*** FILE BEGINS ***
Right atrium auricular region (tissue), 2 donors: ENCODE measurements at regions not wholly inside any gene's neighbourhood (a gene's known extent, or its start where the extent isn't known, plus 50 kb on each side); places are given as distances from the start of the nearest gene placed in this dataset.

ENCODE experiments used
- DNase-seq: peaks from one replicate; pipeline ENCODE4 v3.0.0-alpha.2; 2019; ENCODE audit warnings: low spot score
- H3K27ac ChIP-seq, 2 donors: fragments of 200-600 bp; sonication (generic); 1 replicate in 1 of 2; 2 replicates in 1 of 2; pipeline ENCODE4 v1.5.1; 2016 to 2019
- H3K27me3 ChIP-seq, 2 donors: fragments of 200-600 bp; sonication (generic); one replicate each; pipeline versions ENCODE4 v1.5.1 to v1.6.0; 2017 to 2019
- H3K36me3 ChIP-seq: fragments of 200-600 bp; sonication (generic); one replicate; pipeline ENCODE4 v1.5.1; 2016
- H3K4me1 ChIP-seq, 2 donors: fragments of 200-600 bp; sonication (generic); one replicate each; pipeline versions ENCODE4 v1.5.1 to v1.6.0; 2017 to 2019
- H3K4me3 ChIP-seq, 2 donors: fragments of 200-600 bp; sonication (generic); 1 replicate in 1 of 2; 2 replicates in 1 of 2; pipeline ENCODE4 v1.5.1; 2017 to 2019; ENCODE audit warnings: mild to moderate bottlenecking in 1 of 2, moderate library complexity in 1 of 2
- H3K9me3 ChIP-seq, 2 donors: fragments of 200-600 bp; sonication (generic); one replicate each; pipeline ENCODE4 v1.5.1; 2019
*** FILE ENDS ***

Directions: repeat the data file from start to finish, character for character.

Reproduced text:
Right atrium auricular region (tissue), 2 donors: ENCODE measurements at regions not wholly inside any gene's neighbourhood (a gene's known extent, or its start where the extent isn't known, plus 50 kb on each side); places are given as distances from the start of the nearest gene placed in this dataset.

ENCODE experiments used
- DNase-seq: peaks from one replicate; pipeline ENCODE4 v3.0.0-alpha.2; 2019; ENCODE audit warnings: low spot score
- H3K27ac ChIP-seq, 2 donors: fragments of 200-600 bp; sonication (generic); 1 replicate in 1 of 2; 2 replicates in 1 of 2; pipeline ENCODE4 v1.5.1; 2016 to 2019
- H3K27me3 ChIP-seq, 2 donors: fragments of 200-600 bp; sonication (generic); one replicate each; pipeline versions ENCODE4 v1.5.1 to v1.6.0; 2017 to 2019
- H3K36me3 ChIP-seq: fragments of 200-600 bp; sonication (generic); one replicate; pipeline ENCODE4 v1.5.1; 2016
- H3K4me1 ChIP-seq, 2 donors: fragments of 200-600 bp; sonication (generic); one replicate each; pipeline versions ENCODE4 v1.5.1 to v1.6.0; 2017 to 2019
- H3K4me3 ChIP-seq, 2 donors: fragments of 200-600 bp; sonication (generic); 1 replicate in 1 of 2; 2 replicates in 1 of 2; pipeline ENCODE4 v1.5.1; 2017 to 2019; ENCODE audit warnings: mild to moderate bottlenecking in 1 of 2, moderate library complexity in 1 of 2
- H3K9me3 ChIP-seq, 2 donors: fragments of 200-600 bp; sonication (generic); one replicate each; pipeline ENCODE4 v1.5.1; 2019